It’s a muggy Monday morning in Miami when Danielle Yablonka greets me with equal parts enthusiasm and calm, a tone that underscores the multitudes roaring within the activist-model-artist-of-all-trades I would soon seek to unveil. What I quickly discovered was the open-book enigma, the reflective-yet-powerfully-present ponderer, the pain that informs the paintings, and the all-at-once breathtakingly motivated serenity that powers her every move.
“I’m the most confident I’ve ever been in my Jewish identity, my Israeli pride, my Zionism,” she reveals to me, a moving statement that certainly supports the unabashed “Model, Artist, Activist, Zionist” moniker proudly on her social media bio.
Danielle is radically herself, boasting an aura that both inspires and frightens. She is raw to her very core, composed and unafraid. Was I, the interviewer, poised for a moment of self-exploration and discovery guided by Danielle, the interviewee?
“My Jewish star feels like my shield,” she explains as we discuss her travels around the world and the exciting experiences modeling and being an emerging Jewish leader has afforded her.
From a sponsorship her senior year in high school to visit AIPAC to her work with Maccabee Task Force, StandWithUs, and volunteering at Hillel events on campus, the 22-year-old granddaughter of Holocaust survivors is brimming with motivation and reverence for her ancestors: “I fully believe that it is my duty, my responsibility, and it’s my mission to carry on the testimonies, carry on my family history—and not just my family, but all the Jews who were murdered in the Holocaust and experienced antisemitism throughout history, and even today.”
Then, once more, the powerfully-passionate activist roars with uniform confidence and eloquence, pausing every few words as she reveals the pain, pride, power, and philosophy deep within her, the spirit of her ancestors reaching through her and grabbing my undivided attention.
“If someone dared to come up to me and tried to tell me that being a Jew is not okay,” she pauses once more, preparing the next half of her statement as her ancestors’ palpable spirit booms from within her, “something I dreamed of doing in self-empowerment is to wear my star in a place that my grandparents could never wear it in Europe, and when I went to Poland on the March of the Living in 2019, I did just that.”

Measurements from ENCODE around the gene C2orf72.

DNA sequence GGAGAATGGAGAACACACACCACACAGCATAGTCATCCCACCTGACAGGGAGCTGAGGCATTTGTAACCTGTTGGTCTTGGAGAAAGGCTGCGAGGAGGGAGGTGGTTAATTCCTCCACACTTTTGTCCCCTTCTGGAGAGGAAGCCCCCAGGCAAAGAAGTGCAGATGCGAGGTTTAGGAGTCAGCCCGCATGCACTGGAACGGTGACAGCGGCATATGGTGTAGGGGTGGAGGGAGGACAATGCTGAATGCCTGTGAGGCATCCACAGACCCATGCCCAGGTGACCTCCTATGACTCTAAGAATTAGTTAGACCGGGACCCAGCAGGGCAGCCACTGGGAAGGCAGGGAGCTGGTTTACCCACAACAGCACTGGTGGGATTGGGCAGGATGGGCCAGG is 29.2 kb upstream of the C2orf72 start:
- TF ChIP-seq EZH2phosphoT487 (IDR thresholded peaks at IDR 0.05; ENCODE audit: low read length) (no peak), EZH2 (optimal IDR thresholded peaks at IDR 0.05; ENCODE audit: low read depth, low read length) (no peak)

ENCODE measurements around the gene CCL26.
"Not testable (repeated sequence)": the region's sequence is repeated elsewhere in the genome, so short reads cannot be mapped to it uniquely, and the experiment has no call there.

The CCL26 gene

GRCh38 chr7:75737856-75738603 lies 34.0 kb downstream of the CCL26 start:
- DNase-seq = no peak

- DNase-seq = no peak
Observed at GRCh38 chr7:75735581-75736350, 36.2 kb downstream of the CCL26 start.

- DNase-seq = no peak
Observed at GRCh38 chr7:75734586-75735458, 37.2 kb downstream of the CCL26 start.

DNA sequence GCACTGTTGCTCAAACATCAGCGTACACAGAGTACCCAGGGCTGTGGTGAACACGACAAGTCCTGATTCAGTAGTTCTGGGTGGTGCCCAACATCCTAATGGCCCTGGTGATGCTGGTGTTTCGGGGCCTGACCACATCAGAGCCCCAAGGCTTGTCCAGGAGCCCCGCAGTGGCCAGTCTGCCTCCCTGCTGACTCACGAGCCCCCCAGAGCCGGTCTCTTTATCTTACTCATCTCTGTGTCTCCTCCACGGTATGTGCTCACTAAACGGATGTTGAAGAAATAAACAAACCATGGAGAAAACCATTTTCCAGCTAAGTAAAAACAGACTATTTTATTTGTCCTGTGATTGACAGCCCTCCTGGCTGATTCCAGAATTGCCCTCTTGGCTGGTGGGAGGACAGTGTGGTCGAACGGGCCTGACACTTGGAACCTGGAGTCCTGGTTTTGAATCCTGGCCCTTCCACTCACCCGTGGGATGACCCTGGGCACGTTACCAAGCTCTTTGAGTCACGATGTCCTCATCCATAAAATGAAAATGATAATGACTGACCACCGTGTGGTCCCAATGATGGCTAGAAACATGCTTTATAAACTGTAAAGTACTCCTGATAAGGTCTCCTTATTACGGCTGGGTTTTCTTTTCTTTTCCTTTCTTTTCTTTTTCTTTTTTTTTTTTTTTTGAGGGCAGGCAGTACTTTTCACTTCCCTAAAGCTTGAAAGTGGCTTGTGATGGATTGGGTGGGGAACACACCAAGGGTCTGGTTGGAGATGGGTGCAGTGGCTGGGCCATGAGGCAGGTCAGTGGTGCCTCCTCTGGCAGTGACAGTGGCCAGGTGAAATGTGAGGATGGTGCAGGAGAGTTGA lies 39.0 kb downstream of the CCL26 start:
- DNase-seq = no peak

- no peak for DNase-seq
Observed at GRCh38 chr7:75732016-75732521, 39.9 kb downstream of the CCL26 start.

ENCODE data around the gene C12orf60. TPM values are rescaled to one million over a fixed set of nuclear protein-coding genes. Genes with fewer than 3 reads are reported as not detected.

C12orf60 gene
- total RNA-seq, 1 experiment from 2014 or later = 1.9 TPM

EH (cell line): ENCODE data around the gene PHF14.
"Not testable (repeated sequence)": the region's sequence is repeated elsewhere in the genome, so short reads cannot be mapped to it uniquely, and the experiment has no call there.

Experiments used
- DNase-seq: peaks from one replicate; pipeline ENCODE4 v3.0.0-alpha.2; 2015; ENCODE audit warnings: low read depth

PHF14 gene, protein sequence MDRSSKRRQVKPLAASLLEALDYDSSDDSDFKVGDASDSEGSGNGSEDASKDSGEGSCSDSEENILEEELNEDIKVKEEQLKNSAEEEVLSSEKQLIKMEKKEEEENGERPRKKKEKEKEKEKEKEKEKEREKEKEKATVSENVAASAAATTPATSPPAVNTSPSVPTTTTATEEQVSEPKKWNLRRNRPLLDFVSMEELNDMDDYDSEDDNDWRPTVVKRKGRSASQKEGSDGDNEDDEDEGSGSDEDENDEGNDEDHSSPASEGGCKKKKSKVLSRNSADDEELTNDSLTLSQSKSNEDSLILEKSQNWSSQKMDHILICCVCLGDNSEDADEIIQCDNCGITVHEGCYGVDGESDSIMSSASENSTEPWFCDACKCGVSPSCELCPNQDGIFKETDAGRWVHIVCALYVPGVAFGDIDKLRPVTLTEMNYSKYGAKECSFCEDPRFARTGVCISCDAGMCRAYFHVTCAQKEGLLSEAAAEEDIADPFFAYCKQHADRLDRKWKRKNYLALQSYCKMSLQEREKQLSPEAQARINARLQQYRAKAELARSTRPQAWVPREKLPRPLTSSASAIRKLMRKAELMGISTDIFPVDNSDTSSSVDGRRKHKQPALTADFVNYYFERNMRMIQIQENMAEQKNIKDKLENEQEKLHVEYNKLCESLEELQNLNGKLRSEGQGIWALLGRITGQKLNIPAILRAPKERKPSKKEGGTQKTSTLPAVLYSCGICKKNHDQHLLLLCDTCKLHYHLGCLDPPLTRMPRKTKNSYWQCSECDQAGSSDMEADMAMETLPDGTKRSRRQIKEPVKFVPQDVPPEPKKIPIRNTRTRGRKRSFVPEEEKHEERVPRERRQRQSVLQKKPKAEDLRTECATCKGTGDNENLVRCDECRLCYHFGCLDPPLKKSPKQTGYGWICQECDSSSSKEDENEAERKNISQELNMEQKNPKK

A moment of silence washes over us both as we reflect on the soul-stirring sentiment.
Her views are informed, in part, by her worldliness; experiences where the star around her neck might as well have been a Scarlet Letter amid environments where misplaced and uneducated activism run rampant. She boasts remarkable (though unsurprising) success as a senior at Florida Atlantic University, where she is majoring in Communication with a minor in Jewish Studies.
“To learn about all the times the Jews were exiled throughout history, it’s really different when I read it and study it and write papers on it,” she explains, “and I feel that it is my duty as a modern-day jew and human being in a world that’s so full of hate and antisemitism, and celebrities speaking out in the nastiest [way] in such darkness, it is my mission to be the light and be a voice for my ancestors.
“I will never, ever be ashamed of who I am and I will never, ever forget my past and where I come from. I will never forget the hard path that my ancestors had to fight to stay alive and keep their Judaism. It’s a vow I made to myself and to my family, and I will carry their testimonies on like books on my head.”
Like books on my head repeats in my mind, thrusting me back to the remarkable, devastatingly painful, though brilliantly resilient paintings she is so adept at making. The phrase, of course, inspired one of her most poignant works, a solemn self-portrait with books stacked upon her head, reaching upwards into an infinite sky like the countless stories of her ancestors.